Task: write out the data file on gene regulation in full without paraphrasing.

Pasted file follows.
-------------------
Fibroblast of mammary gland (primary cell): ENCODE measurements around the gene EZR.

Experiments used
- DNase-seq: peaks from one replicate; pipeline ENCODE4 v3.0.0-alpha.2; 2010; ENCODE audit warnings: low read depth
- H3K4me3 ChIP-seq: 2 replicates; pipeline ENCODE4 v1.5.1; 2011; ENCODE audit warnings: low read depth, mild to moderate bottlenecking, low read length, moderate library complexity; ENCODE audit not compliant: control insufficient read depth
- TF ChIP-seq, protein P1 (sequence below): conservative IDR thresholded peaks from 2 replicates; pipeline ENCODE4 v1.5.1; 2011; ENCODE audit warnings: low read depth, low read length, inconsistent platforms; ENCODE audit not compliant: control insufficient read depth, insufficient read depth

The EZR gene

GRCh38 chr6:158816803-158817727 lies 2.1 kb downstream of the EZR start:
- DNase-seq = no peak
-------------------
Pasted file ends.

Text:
Fibroblast of mammary gland (primary cell): ENCODE measurements around the gene EZR.

Experiments used
- DNase-seq: peaks from one replicate; pipeline ENCODE4 v3.0.0-alpha.2; 2010; ENCODE audit warnings: low read depth
- H3K4me3 ChIP-seq: 2 replicates; pipeline ENCODE4 v1.5.1; 2011; ENCODE audit warnings: low read depth, mild to moderate bottlenecking, low read length, moderate library complexity; ENCODE audit not compliant: control insufficient read depth
- TF ChIP-seq, protein P1 (sequence below): conservative IDR thresholded peaks from 2 replicates; pipeline ENCODE4 v1.5.1; 2011; ENCODE audit warnings: low read depth, low read length, inconsistent platforms; ENCODE audit not compliant: control insufficient read depth, insufficient read depth

The EZR gene

GRCh38 chr6:158816803-158817727 lies 2.1 kb downstream of the EZR start:
- DNase-seq = no peak